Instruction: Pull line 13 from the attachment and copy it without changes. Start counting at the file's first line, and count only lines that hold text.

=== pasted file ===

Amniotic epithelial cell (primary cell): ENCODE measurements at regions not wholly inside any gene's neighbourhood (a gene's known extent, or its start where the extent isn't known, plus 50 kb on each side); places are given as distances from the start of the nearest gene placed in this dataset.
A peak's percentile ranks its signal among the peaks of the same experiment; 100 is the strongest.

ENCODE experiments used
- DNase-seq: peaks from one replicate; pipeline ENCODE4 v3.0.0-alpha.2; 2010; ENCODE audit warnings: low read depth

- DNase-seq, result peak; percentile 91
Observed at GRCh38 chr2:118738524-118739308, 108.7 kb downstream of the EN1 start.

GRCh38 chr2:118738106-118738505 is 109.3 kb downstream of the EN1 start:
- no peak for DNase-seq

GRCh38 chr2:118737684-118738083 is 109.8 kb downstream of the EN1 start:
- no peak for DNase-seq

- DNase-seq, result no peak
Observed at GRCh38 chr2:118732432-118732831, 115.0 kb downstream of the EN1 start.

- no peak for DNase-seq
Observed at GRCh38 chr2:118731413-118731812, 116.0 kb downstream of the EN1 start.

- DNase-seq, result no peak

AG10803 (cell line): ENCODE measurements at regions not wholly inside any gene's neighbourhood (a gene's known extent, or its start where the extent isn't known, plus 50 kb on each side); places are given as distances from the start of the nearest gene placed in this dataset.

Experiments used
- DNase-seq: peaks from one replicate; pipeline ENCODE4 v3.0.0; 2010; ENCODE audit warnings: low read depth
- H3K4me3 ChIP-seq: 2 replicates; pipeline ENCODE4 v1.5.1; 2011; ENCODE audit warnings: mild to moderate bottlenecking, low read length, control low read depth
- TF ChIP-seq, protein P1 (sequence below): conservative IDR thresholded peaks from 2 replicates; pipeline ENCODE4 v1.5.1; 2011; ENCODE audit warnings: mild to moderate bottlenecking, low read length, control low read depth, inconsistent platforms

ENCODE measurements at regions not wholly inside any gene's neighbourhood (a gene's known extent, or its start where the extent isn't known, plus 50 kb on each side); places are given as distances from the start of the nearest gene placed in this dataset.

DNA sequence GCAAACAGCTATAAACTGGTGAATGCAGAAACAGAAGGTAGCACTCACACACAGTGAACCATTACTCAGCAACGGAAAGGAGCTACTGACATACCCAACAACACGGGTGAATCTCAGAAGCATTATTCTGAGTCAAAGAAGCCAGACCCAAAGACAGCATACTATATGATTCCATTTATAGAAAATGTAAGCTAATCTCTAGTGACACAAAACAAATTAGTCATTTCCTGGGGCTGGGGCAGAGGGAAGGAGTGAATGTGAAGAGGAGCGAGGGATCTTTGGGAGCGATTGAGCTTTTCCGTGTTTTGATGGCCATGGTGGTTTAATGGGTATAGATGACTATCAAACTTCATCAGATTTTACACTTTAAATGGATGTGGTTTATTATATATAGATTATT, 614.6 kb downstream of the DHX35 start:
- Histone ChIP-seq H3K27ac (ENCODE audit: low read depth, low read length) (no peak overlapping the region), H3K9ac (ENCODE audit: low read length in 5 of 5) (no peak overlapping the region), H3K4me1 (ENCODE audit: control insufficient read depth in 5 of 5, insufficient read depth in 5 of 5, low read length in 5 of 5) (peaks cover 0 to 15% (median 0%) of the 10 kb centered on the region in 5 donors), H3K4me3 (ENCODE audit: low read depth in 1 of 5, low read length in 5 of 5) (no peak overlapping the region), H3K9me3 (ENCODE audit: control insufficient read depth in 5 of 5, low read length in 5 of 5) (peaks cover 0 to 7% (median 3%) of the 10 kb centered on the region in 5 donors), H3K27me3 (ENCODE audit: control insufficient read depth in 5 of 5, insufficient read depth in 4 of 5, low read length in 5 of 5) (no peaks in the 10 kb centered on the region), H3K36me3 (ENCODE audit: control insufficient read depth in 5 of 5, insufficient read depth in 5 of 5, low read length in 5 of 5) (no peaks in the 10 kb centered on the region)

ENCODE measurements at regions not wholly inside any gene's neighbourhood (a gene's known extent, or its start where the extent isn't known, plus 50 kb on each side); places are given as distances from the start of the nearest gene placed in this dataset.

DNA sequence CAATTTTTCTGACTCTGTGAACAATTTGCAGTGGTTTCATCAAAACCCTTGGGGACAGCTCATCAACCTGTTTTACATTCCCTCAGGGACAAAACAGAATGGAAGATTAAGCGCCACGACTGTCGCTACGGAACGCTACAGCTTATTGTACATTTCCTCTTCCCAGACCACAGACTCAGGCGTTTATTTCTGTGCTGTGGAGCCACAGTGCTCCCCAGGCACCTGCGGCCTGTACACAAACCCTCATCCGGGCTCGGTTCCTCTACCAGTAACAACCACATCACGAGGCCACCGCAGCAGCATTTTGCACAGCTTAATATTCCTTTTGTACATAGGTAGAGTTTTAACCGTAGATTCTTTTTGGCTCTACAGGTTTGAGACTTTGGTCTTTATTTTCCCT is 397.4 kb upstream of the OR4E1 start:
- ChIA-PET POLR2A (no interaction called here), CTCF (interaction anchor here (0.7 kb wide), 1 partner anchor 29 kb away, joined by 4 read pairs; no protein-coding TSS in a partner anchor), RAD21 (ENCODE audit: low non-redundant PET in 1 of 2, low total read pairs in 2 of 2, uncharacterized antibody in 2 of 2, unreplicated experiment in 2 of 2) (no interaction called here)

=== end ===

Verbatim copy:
- no peak for DNase-seq